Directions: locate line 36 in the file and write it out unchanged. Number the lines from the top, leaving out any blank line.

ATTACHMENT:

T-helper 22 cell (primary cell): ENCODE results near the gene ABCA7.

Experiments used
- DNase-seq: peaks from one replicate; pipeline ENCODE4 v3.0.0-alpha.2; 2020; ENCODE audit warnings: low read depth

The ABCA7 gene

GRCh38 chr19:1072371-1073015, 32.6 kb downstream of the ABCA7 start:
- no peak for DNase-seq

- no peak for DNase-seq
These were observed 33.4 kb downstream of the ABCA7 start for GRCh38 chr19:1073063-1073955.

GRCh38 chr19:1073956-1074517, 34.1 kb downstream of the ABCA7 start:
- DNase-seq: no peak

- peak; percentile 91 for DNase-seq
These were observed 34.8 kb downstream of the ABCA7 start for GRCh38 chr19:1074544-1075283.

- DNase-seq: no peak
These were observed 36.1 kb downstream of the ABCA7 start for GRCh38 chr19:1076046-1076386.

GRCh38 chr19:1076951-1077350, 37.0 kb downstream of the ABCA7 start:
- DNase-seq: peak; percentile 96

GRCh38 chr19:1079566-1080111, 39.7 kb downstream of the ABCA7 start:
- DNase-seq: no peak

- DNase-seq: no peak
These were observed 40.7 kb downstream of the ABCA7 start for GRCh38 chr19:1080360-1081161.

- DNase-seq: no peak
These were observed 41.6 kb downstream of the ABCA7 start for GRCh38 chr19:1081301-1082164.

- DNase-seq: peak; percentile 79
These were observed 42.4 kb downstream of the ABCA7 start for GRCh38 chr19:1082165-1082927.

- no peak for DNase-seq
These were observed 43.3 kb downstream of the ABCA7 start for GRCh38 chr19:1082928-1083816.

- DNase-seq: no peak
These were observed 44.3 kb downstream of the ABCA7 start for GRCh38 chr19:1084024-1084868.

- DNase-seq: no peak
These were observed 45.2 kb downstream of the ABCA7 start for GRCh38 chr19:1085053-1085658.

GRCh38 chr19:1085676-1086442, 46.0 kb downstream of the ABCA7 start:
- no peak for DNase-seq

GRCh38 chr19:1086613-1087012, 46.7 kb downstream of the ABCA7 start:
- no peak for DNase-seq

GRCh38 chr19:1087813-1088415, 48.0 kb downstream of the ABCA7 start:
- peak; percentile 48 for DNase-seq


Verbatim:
- peak; percentile 48 for DNase-seq